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htmLawed comparison

Posted by patnaik 
htmLawed comparison
March 02, 2008 03:33AM

Thank you very much Ambush Commander for your review. You have indeed spent a lot of time delving into htmLawed. I hope you will keep the review updated. In the comparison table, htmLawed can be 'XSS-safe (user defined)' with 'almost' proper nesting, etc.

I hope those who read the review will not be swayed by the serious words it so casually uses, and will carefully examine the points you raise. I also hope one doesn't write off the largely negative review as uninformed, supercilious, self-righteous, biased or grudgeful!

the '<table><td>' test case: I am looking into it. If you are aware of other test cases that fail, let me know.

whitelist for attributes: Attributes, besides being black-listed through 'deny_attribute', can be white-listed using the $spec argument.

XSS-safe 'out of tin': The htmLawed documentation is very clear and elaborate. Web application developers/administrators have to configure htmLawed only once, and it is so easy to disallow 'unsafe' tags and attributes; see the docs.

javascript: protocol: Like above.

HTML5 support: I am correcting that mistake in the documentation. If there is anything else about HTMLPurifier in the htmLawed documentation that is incorrect, do let me know.

Re: htmLawed comparison
March 03, 2008 02:10AM

Version 1.0.3 of htmLawed has been released.

* The table-td bug is fixed

* A new $config magic parameter that auto-adjusts other parameters has been added for easily configuring htmLawed for 'safe' HTML

* Documentation changes

Thanks to A.C. for the pointers!

Re: htmLawed comparison
March 03, 2008 11:58PM

Re: your exhortations to read the specs: An application like htmLawed cannot be written without reading the specs, AC! htmLawed currently doesn't check for empty content or element ordering and clearly states this in the documentation, a recommended reading for all before posting smile

One can also rightly infer from the section on htmLawed's limitations that htmLawed's main aim is to provide developers/web-site administrators a highly configurable and fast utility to limit HTML markup, for maintaining a page layout or style and/or reducing security vulnerabilities.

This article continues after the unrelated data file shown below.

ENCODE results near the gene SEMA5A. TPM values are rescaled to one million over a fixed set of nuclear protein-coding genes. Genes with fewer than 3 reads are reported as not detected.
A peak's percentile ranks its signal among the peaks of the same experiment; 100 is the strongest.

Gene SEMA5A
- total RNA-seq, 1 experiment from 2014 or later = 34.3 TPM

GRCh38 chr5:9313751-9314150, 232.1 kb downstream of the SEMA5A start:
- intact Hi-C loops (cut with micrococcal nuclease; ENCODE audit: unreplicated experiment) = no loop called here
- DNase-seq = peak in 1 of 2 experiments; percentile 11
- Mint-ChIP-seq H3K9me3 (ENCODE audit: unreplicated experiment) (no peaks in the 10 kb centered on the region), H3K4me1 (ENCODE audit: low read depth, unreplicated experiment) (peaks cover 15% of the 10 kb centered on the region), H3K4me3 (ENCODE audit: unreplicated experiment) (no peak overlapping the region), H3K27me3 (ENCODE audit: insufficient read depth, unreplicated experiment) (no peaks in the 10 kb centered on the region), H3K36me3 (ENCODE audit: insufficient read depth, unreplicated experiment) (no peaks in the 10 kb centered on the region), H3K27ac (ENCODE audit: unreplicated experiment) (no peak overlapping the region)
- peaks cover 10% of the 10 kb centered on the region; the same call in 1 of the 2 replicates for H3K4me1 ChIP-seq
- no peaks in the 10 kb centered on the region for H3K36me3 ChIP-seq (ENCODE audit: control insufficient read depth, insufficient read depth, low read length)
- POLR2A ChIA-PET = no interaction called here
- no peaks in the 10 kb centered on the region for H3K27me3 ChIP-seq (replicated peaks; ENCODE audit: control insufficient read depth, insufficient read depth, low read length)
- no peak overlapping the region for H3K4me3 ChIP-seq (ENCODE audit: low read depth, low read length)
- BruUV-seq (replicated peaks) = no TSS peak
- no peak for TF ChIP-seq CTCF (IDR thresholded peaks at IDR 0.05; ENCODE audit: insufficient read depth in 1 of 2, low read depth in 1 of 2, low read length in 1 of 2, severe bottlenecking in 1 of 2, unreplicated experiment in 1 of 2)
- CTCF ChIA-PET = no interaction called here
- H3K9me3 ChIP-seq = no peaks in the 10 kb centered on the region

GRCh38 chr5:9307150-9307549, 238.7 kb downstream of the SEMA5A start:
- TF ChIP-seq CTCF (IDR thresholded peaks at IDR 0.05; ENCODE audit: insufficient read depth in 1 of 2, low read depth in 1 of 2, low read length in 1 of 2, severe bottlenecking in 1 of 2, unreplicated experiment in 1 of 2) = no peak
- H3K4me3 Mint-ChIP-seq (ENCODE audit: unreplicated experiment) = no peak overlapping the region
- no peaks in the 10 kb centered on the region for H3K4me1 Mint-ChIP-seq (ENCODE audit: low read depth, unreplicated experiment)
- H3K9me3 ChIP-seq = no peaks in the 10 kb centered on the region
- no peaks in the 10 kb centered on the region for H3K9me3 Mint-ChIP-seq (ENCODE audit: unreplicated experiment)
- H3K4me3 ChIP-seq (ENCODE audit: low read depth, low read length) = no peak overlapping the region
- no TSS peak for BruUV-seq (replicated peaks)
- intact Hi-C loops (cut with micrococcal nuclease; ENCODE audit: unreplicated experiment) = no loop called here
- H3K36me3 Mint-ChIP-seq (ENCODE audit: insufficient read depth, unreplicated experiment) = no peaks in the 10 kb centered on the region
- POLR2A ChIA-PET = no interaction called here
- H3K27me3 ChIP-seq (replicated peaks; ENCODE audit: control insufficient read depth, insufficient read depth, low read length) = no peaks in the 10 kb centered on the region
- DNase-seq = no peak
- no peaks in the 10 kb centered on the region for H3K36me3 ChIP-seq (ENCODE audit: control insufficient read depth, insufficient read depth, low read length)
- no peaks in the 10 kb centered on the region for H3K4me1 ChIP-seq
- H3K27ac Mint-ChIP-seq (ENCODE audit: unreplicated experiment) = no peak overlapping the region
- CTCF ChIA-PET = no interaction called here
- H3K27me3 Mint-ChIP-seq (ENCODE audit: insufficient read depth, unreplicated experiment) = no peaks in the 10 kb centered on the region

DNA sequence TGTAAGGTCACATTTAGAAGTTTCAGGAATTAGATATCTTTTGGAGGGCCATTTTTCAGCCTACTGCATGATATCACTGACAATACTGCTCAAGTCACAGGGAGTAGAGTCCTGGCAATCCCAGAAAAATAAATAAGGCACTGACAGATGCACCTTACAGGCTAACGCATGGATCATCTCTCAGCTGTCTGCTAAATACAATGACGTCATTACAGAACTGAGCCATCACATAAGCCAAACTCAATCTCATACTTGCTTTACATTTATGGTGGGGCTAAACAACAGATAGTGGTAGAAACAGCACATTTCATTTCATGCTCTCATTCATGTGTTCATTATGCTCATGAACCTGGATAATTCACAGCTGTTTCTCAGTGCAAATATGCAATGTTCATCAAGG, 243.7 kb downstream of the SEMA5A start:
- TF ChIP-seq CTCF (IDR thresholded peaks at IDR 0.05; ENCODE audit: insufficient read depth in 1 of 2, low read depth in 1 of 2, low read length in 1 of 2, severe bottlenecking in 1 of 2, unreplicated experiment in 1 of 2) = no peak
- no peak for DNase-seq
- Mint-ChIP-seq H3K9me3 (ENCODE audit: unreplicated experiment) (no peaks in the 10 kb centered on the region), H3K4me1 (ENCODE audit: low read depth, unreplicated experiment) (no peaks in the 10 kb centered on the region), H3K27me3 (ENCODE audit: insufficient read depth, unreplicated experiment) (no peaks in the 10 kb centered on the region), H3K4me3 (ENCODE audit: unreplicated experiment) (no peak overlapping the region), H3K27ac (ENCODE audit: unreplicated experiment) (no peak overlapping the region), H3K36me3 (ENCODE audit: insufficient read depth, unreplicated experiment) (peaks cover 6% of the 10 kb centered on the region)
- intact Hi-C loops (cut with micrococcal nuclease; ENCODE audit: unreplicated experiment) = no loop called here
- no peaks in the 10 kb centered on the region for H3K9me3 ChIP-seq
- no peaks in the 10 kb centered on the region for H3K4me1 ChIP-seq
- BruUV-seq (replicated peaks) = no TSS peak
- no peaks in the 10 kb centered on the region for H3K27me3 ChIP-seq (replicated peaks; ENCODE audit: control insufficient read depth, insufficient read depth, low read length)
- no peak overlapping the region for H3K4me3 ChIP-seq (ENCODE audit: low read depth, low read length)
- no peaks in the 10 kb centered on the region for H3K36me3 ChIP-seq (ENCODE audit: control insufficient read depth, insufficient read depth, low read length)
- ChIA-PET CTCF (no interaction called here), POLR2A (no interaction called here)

Checking for full standard-compliance is not the priority for this little utility. Some aspects of the HTML standards are simply less important (like tfoot before tbody): not sticking to them does not affect page security, or rendering by user-agents. Then there is the added overhead of dealing with such non-compliant code: should both tfoot and tbody be removed (what then of their rows), should the script just swap them, and so on.

For standard-sticklers, htmLawed will never be perfect. For them, there is Tidy and clones. For others, htmLawed may be perfect.

Thanks again for reviewing htmLawed. Prospective users will definitely be influenced by it.

PS: In the comparison table, what differentiates 'almost' from 'no'? Also, may be worth mentioning supported element sets. One big reason forcing me to develop htmLawed was missing support for form, script, etc., in HTMLPurifier (speed and memory usage was secondary).

Re: htmLawed comparison
March 04, 2008 12:12AM

Since you've closed the topic on your forum, I'll respond here.

I didn't understand the fact that htmLawed doesn't claim to achieve full standards-compliance. I suppose I was mislead by statements like, "The lawing in of input text is needed to ensure that HTML code in the text is standard-compliant." If I read carefully, I can see that htmLawed only claims to make HTML "more secure and standard-compliant."

I'll agree that standards-compliance isn't the top priority. However, the XSS issues are.

In the comparison table, what differentiates 'almost' from 'no'?

'Almost' is used when there are a few minor bugs that could easily be fixed to make it 'yes.' If there are numerous bugs(?), and the author expresses that they have no intention of fixing them, I put down no.

Also, may be worth mentioning supported element sets. One big reason forcing me to develop htmLawed was missing support for form, script, etc., in HTMLPurifier (speed and memory usage was secondary).

HTML Purifier supports every element and attribute that can be safely put in a document. No more, no less. (Weeeell, except for maybe a few really obscure attributes that no browsers support). While HTML Purifier does have some degree of "Tidy" style functionality using %HTML.Trusted, it's primary focus has and always will be security. This also means no forms, for phishing reasons, and no script, for obvious reasons.

But even then, HTML Purifier's architecture makes it really easy to add support for these elements (indeed, when trusted mode is on, script tags are allowed). But it's on the back-burner for now, in favor of better PHP5 support and better documentation.

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